Microsoft will acquire Internet communications company Skype for $8.5 billion in cash, the companies announced Tuesday. Microsoft will buy Skype from the investor group led by Silver Lake under a definitive agreement that has been approved by the boards of directors of both Microsoft and Skype.
According to the companies' press release, this acquisition is intended to "increase the accessibility of real-time video and voice communications" and "extend Skype's world-class brand and the reach of its networked platform, while enhancing Microsoft's existing portfolio of real-time communications products and services."
Steve Hilton, Head of Enterprise Research at Analysys Mason, said that one of the largest benefits of the acquisition for Microsoft will be in aiding the company's mobility play in the enterprise.
"Mobility has become a huge driver of enterprise purchasing requirements and Microsoft is still miles behind in the development and support of mobile-enabled solutions," Hilton said. "Skype's video platform is one of the potential uses to help Microsoft better penetrate the enterprise. I believe more video-based communications (whether room-based, desktop-based or handset-based) is a longer-term trend for enterprise communications. Microsoft having Skype in the mix gives it a foot up."
However, Hilton does not believe the acquisition is an enterprise play. "The announcement that Microsoft will buy Skype should give UC vendors like Avaya, Mitel, Polycom, NEC and others some cause-for-pause. However, enterprises aren't just going to jump on the Micro-Skype express," he said. "It makes sense to Microsoft, as Microsoft has huge touch into consumer markets with gaming consoles, messaging platforms, email, and operating systems. I don't think the enterprise applicability of Microsoft-plus-Skype was the real driving factor in this acquisition. It was more a technology play than a customer segment play."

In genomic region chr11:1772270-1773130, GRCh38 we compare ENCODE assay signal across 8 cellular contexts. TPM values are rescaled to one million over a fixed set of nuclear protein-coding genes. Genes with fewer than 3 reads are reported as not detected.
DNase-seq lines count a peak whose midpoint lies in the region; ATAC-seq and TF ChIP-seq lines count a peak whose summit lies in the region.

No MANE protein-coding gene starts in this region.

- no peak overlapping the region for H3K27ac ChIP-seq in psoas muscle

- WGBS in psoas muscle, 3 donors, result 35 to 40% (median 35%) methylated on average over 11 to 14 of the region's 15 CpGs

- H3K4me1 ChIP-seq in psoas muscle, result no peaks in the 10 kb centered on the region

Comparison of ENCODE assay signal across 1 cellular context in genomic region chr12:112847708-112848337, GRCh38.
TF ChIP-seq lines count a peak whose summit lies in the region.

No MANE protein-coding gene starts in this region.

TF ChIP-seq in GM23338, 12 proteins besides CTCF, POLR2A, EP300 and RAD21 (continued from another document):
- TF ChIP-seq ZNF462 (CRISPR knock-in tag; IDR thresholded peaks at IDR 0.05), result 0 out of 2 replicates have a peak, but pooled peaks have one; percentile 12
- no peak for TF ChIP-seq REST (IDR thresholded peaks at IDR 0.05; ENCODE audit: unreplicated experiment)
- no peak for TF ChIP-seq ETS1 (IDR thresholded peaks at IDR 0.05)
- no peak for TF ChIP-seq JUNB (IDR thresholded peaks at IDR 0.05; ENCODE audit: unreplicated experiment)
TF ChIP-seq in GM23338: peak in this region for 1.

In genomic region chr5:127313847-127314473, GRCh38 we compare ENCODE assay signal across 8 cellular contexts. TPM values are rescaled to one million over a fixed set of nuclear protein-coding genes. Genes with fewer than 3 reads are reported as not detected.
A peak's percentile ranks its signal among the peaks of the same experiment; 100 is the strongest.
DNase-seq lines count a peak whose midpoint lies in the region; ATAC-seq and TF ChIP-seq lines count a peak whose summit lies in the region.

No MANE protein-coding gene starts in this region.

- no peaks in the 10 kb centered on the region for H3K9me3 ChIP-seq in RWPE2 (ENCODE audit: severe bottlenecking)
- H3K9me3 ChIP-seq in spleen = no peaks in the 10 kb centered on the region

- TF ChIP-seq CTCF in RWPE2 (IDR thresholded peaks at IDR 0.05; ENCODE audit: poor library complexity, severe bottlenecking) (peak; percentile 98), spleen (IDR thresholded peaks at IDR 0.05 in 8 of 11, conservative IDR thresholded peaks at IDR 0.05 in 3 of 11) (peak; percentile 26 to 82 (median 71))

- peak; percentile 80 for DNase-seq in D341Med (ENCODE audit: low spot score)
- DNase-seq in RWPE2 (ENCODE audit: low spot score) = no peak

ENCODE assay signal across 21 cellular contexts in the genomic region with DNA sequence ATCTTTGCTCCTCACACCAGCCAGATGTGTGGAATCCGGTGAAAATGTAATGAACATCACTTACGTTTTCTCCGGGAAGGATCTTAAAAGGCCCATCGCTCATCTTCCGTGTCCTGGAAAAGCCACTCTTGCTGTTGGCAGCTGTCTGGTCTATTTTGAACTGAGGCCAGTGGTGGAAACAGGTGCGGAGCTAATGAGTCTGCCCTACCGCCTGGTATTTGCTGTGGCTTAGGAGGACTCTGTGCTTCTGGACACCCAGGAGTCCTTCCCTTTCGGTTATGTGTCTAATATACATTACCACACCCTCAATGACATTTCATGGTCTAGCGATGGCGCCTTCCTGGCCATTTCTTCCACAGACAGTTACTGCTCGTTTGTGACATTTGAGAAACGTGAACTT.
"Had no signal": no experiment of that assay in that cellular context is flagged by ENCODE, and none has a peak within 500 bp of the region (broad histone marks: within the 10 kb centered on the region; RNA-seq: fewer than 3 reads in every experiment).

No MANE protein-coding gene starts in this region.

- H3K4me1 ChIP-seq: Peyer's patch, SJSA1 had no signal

Hilton quoted his colleague, Stephen Sale, Principal Analyst at Analysys Mason, on the competitive advantage the Skype acquisition could potentially offer to Microsoft:
"Perhaps the most striking aspect of this acquisition is the emergence of an alternative to the vertically integrated models of Apple and Google: Nokia/Windows Phone/Skype is set to compete with Android/Google Voice and Apple/iOS/FaceTime. Operators may not welcome the news of the addition of a native OTT VoIP capability, but indications are that the new alliance may be more carrier-friendly than Apple and Google, and that a telco-grade white-label service is a strong possibility. Nokia, of course, has long-standing relationships with MNOs, Microsoft has similar relationships through its enterprise activities and its media/IPTV platforms, and Skype has moderated its youthful rebellion in favor of operator partnerships (with, for example, Hutchison 3G UK, KDDI and Verizon). In combination, the three players are less likely to make aggressive inroads into the mobile value chain. As a result, MNOs may see them as preferred partners to Apple and Google, provided the results of the partnership achieve consumer buy-in."
"Skype is a phenomenal service that is loved by millions of people around the world," said Microsoft CEO Steve Ballmer in a press release. "Together we will create the future of real-time communications so people can easily stay connected to family, friends, clients and colleagues anywhere in the world."
Skype will become a new business division within Microsoft, and Skype CEO Tony Bates will assume the title of president of the Microsoft Skype Division, reporting directly to Ballmer.
Egon Durban, managing director of Silver Lake, the investor group that sold Skype to Microsoft, said in the press release: "We are thrilled with Skype's transformation during the period of our ownership and grateful for the extraordinary commitment of its management team and employees. We are excited about Skype's long-term future with Microsoft, as it is poised to become one of the world's most dynamic and comprehensive communications platforms."